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Ole Miss cinema competition cont….

October 7, 2010

By Melanie Addington

Oxford Film Freak

 

This is part of an occasional series following the Ole Miss cinema competition. Last week was the first in the series explaining the ground rules for the competition and introducing new film professor Alan Arrivee.

 

Working as a team to create a film takes a certain level of trust and dedication. For these film students, moving towards the goal of winning $500 to help produce their short film to screen on campus in spring, the Ole Miss cinema competition is the first film experience for some and just another step towards a filmmaking career for others.

For Chetan Patel, who has teamed up with Britt Allen and Jordan Berger for his film, he is excited to collaborate.

“I look forward to working with my teammates.  Film can truly be the most collaborative creation one may ever come across,” Patel said.  “A great film happens when teammates are given the freedom to experiment and support to collaborate.  That is the way I approach it.”

Patel said he is not much of a movie goer but prefers to catch up on classic films using Netflix, often watching theatrical and then director’s cuts of films to understand the differences. Raised in Iuka, Miss, he was the son of two recent immigrants from India. He attended Mississippi School for Math and Science then dropped out of his undergraduate degree to instead pursue a medical degree. After completing, he has decided to finish his bachelor’s before jumping back into the medical field.

Patel’s group has proposed a dramatic short film that was inspired by LaffCo organizer Bruce Butler.

“It’s a film about an orphaned young woman who is already struggling with teenage anxiety,” Patel said. “Upon moving into her uncle’s home she is drugged and rape.  Unsure of the rapist and the father of her now fertilized egg, she stands at a crossroad and has to make a life changing choice.  A choice that no matter what will strip away her innocence.”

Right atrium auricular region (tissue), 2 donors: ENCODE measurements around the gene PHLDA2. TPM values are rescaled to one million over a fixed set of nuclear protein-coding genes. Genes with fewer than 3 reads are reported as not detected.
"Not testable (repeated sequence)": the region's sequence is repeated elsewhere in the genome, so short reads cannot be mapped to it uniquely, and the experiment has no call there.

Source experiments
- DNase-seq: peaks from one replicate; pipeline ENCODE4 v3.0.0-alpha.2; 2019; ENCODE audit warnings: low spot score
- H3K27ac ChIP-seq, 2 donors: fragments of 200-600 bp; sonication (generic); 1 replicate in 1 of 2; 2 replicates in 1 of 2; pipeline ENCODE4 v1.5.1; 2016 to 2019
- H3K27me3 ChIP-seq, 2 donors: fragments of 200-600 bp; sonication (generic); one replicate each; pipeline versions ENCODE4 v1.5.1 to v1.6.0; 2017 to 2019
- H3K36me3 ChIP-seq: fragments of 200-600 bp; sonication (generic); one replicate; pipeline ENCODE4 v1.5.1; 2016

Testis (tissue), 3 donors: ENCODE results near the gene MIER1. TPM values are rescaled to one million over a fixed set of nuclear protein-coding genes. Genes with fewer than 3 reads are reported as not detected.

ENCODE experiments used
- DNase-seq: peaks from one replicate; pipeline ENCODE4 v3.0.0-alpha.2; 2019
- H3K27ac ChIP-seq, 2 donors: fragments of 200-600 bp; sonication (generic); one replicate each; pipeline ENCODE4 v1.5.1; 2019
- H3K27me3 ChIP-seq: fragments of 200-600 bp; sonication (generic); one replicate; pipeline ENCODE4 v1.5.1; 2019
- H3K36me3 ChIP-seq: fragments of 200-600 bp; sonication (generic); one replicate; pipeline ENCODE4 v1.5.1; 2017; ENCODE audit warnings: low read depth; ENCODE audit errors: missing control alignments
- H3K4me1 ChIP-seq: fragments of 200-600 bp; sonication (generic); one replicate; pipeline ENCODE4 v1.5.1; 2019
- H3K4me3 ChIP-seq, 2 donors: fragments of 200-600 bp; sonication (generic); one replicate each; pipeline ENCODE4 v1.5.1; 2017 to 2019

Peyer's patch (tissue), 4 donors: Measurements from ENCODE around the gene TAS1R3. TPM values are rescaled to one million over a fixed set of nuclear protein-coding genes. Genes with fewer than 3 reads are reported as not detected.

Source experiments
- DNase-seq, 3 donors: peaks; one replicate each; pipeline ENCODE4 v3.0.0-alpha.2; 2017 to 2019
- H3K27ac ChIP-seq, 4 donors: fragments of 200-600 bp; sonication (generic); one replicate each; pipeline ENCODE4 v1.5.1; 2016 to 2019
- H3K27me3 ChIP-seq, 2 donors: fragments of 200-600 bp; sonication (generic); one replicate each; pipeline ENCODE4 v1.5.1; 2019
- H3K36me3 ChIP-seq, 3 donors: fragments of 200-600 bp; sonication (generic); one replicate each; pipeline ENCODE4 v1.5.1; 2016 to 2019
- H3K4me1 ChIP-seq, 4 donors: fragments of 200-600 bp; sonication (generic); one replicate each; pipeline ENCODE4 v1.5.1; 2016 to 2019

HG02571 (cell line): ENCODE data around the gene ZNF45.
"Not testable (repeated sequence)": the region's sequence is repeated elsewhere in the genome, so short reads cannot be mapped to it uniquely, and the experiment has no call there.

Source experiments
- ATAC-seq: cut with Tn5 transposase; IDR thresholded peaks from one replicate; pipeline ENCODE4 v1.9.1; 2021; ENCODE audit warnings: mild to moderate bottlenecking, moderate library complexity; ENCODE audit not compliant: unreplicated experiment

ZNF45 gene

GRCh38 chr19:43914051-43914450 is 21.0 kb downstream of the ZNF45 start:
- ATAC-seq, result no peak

For Patel, if his film is selected, it will be his first film experience other than working with cameras during his time at Newswatch. Patel is preparing for his medical residency but is taking his time to enjoy film classes before moving into the rigor of 80-hour work weeks.

Britt Allen knew he wanted to help Patel if he is chosen but also threw his own film into the ring.

“Crocodile Tears is a short film about a pre-med student named Madelyn Close. She suffers from manic depression,” Allen said. “One day in class, she has an embarrassing breakdown; her first since she began dating her boyfriend of a month, Scott Sanders. Madelyn faces major questions that need answering, when all she wants is to keep everything to herself.”

As a sophomore, Allen had wanted to take film courses his freshmen year and couldn’t, but knew when seats opened up this year for film production and narrative techniques and screenwriting that it was time to start taking them.

“Now that Ole Miss has Alan on staff, I wouldn’t have it any other way,” Allen said.

Wanting to be in the film business since he was a child, Allen knew that taking part in the competition can let him have access to resources that will help him begin to get more experience.